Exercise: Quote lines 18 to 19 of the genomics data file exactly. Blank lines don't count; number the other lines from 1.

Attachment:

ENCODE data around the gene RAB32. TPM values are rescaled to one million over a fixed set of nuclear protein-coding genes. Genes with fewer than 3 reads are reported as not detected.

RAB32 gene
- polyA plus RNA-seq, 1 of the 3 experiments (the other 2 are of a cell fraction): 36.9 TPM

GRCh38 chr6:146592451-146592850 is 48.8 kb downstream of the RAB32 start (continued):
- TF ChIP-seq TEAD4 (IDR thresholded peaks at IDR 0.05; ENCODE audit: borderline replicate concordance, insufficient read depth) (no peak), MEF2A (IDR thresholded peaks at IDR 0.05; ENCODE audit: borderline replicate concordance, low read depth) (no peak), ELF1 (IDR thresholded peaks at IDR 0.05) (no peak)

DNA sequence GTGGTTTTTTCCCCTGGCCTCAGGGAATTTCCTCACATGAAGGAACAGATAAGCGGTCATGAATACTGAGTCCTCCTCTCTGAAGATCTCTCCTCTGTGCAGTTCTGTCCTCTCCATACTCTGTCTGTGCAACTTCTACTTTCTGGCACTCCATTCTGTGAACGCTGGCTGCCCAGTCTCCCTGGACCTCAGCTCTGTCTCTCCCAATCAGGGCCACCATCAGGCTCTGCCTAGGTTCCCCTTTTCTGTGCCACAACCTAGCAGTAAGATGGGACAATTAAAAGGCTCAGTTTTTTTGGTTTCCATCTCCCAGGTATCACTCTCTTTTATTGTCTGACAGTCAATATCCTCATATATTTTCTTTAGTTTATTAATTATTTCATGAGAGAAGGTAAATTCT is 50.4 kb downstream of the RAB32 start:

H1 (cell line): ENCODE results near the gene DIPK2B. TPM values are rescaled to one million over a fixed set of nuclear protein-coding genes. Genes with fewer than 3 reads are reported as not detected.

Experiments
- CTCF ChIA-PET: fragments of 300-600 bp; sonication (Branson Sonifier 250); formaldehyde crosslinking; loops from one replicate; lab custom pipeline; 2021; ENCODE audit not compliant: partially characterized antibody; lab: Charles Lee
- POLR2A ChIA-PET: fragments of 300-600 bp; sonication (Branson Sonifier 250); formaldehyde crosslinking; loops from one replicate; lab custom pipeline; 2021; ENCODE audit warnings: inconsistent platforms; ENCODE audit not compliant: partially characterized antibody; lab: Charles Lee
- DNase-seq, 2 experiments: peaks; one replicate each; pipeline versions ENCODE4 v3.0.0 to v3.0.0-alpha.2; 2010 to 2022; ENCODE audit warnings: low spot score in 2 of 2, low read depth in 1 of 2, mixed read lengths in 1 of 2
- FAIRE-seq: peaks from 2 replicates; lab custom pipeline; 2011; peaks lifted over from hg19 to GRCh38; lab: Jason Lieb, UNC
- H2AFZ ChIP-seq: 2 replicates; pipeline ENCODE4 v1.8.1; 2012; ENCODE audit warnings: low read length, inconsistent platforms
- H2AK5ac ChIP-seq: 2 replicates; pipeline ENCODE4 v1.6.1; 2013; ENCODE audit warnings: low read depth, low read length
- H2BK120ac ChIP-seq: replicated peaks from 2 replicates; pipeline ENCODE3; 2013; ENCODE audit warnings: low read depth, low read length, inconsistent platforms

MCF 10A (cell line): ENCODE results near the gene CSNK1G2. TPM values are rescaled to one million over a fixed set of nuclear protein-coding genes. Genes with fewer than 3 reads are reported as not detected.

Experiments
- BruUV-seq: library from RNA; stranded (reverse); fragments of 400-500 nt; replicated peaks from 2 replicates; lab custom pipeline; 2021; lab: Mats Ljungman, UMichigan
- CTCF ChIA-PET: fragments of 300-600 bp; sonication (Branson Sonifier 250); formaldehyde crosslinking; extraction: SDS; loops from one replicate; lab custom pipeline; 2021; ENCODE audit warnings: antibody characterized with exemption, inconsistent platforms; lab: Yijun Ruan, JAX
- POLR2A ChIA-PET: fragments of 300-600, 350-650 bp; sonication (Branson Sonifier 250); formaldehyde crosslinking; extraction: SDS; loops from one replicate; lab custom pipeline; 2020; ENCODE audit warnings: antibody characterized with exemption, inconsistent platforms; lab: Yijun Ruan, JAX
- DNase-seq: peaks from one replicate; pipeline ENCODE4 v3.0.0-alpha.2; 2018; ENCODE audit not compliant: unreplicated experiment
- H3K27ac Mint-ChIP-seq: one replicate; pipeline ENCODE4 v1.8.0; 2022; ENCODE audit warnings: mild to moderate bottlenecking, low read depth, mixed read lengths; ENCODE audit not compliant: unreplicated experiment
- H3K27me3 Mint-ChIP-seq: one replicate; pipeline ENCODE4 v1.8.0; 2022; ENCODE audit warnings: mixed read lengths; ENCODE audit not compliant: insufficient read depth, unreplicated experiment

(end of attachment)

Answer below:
- BruUV-seq: library from RNA; stranded (reverse); fragments of 400-500 nt; replicated peaks from 2 replicates; lab custom pipeline; 2021; lab: Mats Ljungman, UMichigan
- CTCF ChIA-PET: fragments of 300-600 bp; sonication (Branson Sonifier 250); formaldehyde crosslinking; extraction: SDS; loops from one replicate; lab custom pipeline; 2021; ENCODE audit warnings: antibody characterized with exemption, inconsistent platforms; lab: Yijun Ruan, JAX